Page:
RENNES, France -- PSA/Peugeot-Citroen said it will continue development of its Hybrid Air technology to reduce fuel use, despite reports in the French press that the project almost certainly will not see commercialization.
“We have no plans to cancel the project,” a PSA spokeswoman told Automotive News Europe.
PSA unveiled its Hybrid Air project, which was developed with German supplier Robert Bosch, in 2013. PSA said it planned to launch hybrid cars partially powered by compressed air by 2016.
The system uses compressed air as an energy source to power vehicles.
French newspaper Les Echos reported on Jan 11. that hybrid air will not become a reality after PSA failed to find an automaker partner to share costs estimated at 500 million euros to bring the technology to market.
The project’s leader, Karim Mokaddem, quietly left PSA late September to join a technology investment fund, the paper said.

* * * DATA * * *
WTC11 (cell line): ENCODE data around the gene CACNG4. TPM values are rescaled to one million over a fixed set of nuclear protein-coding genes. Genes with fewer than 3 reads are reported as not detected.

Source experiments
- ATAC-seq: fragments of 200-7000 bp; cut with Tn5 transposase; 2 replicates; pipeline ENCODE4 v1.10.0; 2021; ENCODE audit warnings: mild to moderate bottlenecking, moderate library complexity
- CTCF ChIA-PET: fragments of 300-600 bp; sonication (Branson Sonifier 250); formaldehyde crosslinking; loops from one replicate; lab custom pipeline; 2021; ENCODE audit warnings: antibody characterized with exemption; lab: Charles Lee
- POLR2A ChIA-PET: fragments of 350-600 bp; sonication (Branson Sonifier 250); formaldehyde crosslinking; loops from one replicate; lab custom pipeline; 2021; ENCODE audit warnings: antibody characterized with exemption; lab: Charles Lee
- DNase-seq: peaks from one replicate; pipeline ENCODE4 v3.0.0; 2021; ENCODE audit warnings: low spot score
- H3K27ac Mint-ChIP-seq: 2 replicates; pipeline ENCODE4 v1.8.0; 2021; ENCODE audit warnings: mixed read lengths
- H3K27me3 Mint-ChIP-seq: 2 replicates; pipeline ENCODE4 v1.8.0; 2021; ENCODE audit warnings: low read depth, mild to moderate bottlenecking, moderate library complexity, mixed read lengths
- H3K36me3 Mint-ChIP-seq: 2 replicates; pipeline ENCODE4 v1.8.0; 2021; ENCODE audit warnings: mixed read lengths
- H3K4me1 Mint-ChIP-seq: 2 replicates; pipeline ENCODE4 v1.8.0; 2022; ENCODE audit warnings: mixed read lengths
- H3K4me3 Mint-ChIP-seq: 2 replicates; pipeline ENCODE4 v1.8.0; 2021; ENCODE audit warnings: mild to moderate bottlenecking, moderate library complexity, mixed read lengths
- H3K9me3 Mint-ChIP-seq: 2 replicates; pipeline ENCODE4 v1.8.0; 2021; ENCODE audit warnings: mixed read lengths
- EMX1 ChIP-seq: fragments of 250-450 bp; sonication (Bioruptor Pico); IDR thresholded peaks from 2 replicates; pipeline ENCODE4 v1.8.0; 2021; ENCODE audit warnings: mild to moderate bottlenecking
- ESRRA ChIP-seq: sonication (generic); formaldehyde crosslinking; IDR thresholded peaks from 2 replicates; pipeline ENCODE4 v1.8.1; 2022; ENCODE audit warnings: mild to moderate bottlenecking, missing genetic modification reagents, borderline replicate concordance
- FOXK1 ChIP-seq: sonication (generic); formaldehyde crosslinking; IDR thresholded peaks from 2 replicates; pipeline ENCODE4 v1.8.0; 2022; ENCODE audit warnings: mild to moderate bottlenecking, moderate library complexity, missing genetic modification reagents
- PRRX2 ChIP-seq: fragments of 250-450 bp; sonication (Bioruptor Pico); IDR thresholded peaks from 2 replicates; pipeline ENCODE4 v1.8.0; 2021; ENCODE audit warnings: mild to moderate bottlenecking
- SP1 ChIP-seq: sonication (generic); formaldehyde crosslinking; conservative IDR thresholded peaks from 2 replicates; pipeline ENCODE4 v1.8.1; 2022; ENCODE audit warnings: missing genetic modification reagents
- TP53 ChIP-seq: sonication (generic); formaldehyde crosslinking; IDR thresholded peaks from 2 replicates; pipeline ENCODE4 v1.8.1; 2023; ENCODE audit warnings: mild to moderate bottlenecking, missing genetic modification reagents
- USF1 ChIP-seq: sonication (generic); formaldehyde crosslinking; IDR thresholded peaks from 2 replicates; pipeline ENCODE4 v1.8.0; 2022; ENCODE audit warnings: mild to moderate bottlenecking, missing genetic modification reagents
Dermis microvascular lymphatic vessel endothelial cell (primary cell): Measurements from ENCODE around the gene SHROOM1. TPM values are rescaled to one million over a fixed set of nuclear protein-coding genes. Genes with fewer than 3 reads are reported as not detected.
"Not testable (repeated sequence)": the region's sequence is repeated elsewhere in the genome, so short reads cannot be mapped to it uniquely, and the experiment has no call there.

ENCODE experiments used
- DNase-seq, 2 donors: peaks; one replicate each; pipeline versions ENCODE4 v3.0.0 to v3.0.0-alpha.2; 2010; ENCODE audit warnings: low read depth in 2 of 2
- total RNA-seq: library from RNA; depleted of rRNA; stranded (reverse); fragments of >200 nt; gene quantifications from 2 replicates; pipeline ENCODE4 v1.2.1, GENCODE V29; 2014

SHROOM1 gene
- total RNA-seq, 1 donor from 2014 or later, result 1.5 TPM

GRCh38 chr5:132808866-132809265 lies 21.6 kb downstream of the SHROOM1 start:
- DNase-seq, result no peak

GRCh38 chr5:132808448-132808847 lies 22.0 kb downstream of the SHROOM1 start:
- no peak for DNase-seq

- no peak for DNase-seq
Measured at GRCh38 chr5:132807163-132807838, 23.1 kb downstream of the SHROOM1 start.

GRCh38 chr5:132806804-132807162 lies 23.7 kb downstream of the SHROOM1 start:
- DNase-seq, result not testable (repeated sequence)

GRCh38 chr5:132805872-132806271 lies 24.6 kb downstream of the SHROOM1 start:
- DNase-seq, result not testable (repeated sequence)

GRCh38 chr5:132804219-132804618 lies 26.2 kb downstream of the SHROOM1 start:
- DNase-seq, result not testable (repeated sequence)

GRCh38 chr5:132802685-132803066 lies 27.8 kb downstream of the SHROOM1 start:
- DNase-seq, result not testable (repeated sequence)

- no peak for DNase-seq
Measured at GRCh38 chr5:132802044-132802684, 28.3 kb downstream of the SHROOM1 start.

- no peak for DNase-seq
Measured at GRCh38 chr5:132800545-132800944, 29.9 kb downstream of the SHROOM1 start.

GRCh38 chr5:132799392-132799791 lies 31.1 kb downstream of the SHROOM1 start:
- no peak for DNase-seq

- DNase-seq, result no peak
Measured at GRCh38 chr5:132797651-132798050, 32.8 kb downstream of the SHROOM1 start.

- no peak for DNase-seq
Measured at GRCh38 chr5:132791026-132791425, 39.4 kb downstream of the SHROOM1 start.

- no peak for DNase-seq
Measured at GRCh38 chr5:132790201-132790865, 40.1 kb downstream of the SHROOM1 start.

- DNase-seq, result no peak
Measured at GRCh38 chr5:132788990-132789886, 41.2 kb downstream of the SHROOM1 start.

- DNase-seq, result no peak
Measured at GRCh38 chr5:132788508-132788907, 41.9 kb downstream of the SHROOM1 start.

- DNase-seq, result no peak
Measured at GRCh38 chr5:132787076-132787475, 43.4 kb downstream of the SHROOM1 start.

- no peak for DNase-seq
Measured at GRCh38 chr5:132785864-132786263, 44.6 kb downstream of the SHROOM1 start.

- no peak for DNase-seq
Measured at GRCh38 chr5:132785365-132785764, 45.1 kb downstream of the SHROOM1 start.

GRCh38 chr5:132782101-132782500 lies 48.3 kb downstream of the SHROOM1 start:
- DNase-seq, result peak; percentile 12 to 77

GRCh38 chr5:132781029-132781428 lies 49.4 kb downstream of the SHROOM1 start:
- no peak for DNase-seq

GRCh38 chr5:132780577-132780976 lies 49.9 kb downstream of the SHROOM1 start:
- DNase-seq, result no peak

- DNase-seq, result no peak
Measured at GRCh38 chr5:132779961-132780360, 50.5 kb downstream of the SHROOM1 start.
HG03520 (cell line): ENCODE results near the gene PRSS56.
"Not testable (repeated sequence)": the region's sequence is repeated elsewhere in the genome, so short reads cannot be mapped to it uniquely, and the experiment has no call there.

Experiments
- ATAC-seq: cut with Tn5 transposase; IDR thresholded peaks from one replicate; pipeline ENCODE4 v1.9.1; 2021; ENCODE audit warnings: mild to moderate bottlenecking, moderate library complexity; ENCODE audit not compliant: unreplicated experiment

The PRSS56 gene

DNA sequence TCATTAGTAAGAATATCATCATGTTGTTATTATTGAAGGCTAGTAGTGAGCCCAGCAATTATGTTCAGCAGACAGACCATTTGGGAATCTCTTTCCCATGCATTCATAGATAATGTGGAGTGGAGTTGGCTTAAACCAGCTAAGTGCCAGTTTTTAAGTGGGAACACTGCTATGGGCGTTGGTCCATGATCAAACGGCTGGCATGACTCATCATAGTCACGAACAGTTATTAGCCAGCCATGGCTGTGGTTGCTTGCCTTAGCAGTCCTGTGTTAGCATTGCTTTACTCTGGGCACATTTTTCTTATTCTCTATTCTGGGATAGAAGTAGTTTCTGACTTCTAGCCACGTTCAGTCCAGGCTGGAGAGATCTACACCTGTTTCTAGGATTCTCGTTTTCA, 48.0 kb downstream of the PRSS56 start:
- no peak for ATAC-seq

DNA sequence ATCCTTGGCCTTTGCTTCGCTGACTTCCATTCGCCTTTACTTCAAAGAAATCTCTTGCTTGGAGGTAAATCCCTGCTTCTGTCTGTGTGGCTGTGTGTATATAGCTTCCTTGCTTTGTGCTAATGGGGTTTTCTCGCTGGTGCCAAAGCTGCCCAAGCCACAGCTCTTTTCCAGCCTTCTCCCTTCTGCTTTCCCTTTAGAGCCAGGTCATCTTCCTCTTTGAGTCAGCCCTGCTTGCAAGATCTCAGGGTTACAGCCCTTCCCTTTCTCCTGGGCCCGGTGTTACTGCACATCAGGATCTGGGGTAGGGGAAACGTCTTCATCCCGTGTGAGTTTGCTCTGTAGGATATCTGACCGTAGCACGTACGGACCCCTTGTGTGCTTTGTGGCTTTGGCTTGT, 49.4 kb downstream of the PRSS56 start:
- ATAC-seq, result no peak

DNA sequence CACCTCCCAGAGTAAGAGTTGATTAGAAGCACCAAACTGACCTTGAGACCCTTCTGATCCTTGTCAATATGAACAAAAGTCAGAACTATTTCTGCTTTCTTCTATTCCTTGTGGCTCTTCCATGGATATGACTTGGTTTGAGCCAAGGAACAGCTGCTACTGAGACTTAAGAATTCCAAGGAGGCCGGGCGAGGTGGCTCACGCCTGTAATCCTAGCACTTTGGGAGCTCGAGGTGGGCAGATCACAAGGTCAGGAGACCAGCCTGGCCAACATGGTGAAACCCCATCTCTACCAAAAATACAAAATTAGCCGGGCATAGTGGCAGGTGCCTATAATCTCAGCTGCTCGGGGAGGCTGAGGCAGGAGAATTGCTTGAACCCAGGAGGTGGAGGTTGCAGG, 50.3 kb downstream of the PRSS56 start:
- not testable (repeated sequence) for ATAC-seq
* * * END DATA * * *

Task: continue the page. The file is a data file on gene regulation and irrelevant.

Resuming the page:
The PSA spokeswoman told ANE that Mokaddem’s departure was planned after the development phase was completed.
She confirmed Les Echos report that the hybrid air team of 180 engineers has been reduced. “We are now waiting for another partner to help us begin the production stage,” she said.
Hybrid air technology uses a vehicle’s engine and brakes to compress air, which is stored in pressure accumulators. The system allows the vehicle to be driven conventionally, hydraulically or by a combination of the two.
The technology could cut passenger car fuel consumption up to 45 percent in the cities, PSA says.
The spokeswoman said the project has created a drivetrain that achieves fuel consumption as low as 2 liters of gasoline per 100km (UK 141 mpg; U.S. 117 mpg).